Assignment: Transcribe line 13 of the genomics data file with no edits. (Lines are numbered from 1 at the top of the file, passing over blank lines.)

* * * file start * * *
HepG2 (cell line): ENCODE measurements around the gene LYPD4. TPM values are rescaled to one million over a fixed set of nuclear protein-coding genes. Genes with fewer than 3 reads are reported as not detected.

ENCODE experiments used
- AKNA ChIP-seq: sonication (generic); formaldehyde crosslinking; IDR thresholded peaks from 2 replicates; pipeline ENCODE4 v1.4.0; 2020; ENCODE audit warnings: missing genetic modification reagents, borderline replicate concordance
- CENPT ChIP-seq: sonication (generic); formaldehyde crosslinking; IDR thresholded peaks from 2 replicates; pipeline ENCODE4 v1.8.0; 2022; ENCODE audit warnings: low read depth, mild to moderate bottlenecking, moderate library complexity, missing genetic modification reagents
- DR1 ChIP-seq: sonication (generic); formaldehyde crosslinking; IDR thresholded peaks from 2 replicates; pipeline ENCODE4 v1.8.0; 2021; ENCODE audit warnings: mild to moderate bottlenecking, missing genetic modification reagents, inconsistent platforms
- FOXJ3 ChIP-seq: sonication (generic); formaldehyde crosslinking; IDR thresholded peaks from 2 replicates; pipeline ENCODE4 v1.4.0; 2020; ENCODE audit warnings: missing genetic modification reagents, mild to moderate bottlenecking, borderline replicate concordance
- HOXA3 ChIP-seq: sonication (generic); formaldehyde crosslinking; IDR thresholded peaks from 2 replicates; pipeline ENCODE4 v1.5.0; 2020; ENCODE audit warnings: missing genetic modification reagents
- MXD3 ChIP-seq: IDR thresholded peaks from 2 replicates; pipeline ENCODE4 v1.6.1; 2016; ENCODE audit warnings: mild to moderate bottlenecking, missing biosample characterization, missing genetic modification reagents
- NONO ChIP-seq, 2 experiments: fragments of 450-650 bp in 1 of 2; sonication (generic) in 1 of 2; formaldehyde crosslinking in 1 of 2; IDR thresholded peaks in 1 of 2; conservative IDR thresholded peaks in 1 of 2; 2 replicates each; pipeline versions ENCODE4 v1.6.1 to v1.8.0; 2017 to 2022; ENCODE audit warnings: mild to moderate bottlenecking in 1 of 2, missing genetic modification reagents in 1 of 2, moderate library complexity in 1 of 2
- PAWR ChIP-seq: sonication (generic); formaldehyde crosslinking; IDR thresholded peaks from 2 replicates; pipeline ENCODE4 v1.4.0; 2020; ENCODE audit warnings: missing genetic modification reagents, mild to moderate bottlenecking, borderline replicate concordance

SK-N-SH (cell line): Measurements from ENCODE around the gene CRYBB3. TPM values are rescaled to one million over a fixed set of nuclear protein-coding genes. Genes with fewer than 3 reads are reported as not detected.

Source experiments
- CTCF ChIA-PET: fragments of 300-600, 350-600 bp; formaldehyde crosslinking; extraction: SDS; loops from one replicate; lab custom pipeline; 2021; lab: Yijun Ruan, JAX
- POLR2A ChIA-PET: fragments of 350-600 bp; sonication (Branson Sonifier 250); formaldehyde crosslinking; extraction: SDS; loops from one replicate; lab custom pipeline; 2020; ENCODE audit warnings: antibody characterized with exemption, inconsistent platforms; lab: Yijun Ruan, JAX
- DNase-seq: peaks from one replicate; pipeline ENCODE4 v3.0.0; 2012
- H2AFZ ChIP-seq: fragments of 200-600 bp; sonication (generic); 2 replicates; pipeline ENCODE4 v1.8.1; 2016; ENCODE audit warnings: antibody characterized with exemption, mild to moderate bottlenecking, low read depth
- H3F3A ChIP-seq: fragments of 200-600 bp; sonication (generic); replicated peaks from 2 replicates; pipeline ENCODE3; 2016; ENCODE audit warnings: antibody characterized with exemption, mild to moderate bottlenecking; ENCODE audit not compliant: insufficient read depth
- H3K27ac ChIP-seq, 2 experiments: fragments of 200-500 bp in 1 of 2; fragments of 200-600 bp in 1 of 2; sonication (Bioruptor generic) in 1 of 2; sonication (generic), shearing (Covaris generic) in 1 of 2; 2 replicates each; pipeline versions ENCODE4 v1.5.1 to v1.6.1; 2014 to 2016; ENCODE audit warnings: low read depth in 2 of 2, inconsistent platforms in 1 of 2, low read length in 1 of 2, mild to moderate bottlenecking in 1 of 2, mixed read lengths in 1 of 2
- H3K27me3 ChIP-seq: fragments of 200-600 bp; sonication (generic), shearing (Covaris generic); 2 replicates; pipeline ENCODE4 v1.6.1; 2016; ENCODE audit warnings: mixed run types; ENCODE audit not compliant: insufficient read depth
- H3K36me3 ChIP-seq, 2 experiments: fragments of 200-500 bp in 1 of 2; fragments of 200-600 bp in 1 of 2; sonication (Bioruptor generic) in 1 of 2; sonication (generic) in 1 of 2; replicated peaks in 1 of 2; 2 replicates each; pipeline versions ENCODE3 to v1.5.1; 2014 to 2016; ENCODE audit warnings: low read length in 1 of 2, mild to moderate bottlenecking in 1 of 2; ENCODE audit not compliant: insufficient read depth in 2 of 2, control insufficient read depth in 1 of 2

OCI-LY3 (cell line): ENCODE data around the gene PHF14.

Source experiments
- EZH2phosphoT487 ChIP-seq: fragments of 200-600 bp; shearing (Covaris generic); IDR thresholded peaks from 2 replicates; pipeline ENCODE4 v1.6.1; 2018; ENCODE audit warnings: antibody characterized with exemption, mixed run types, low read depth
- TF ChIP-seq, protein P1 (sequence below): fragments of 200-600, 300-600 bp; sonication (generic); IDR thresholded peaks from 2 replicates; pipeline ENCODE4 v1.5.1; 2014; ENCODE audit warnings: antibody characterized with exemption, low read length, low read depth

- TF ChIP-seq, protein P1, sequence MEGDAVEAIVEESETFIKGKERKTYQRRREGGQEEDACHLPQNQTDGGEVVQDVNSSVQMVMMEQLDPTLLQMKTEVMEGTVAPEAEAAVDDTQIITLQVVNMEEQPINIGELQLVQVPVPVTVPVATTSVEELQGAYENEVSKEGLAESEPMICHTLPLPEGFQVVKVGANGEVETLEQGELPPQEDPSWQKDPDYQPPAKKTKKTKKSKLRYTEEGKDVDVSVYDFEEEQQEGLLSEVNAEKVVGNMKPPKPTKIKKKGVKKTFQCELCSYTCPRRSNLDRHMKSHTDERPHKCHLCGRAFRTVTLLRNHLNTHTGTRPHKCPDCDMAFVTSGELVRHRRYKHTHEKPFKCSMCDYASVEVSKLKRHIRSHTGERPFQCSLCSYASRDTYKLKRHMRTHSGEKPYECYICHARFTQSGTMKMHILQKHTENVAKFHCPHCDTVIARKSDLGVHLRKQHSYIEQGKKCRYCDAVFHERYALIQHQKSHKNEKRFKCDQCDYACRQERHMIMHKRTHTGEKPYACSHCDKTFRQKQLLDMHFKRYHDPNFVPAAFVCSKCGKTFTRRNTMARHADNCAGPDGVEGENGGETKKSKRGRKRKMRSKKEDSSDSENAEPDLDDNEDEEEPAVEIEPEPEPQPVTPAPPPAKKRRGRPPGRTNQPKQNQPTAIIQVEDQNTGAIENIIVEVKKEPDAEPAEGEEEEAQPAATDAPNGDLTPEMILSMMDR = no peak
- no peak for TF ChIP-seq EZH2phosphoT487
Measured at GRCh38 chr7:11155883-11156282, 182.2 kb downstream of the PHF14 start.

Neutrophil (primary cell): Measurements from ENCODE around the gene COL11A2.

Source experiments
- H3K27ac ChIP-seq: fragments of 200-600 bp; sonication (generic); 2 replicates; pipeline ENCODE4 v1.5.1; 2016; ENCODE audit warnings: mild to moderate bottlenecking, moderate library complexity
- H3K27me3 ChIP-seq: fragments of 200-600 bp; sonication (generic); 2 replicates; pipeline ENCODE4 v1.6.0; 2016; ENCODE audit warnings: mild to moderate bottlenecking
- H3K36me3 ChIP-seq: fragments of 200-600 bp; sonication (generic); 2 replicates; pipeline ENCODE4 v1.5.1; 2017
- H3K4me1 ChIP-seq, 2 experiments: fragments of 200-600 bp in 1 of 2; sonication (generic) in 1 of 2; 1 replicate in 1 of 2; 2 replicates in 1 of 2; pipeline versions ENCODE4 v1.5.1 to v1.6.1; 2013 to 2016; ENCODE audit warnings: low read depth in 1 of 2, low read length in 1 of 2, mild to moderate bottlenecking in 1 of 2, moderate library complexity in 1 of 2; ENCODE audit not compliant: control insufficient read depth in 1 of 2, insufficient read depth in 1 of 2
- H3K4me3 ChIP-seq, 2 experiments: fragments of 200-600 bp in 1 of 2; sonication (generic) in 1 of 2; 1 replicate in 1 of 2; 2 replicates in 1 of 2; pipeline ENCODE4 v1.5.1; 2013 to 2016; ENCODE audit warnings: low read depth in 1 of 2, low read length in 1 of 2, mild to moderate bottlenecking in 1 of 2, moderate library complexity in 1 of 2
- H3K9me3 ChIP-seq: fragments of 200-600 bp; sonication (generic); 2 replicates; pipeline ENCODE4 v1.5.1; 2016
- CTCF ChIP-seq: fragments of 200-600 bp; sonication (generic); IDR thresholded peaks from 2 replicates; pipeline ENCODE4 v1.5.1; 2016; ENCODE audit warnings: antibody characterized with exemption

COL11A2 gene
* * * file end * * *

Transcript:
- CTCF ChIA-PET: fragments of 300-600, 350-600 bp; formaldehyde crosslinking; extraction: SDS; loops from one replicate; lab custom pipeline; 2021; lab: Yijun Ruan, JAX